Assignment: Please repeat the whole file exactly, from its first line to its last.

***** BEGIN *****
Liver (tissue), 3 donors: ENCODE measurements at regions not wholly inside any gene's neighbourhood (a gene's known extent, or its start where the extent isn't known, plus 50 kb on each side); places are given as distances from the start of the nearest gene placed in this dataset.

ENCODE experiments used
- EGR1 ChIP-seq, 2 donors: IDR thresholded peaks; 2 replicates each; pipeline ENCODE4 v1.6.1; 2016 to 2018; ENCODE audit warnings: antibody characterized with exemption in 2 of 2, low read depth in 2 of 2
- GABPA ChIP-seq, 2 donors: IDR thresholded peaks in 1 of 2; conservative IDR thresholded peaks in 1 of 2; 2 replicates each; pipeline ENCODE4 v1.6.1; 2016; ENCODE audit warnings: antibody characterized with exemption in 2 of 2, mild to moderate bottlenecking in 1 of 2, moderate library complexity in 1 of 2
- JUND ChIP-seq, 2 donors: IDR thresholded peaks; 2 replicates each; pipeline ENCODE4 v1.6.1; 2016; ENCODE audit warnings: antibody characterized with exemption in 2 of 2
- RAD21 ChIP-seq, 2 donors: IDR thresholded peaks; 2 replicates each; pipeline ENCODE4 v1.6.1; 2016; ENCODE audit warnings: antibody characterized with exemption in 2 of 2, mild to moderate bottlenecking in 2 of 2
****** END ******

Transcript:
Liver (tissue), 3 donors: ENCODE measurements at regions not wholly inside any gene's neighbourhood (a gene's known extent, or its start where the extent isn't known, plus 50 kb on each side); places are given as distances from the start of the nearest gene placed in this dataset.

ENCODE experiments used
- EGR1 ChIP-seq, 2 donors: IDR thresholded peaks; 2 replicates each; pipeline ENCODE4 v1.6.1; 2016 to 2018; ENCODE audit warnings: antibody characterized with exemption in 2 of 2, low read depth in 2 of 2
- GABPA ChIP-seq, 2 donors: IDR thresholded peaks in 1 of 2; conservative IDR thresholded peaks in 1 of 2; 2 replicates each; pipeline ENCODE4 v1.6.1; 2016; ENCODE audit warnings: antibody characterized with exemption in 2 of 2, mild to moderate bottlenecking in 1 of 2, moderate library complexity in 1 of 2
- JUND ChIP-seq, 2 donors: IDR thresholded peaks; 2 replicates each; pipeline ENCODE4 v1.6.1; 2016; ENCODE audit warnings: antibody characterized with exemption in 2 of 2
- RAD21 ChIP-seq, 2 donors: IDR thresholded peaks; 2 replicates each; pipeline ENCODE4 v1.6.1; 2016; ENCODE audit warnings: antibody characterized with exemption in 2 of 2, mild to moderate bottlenecking in 2 of 2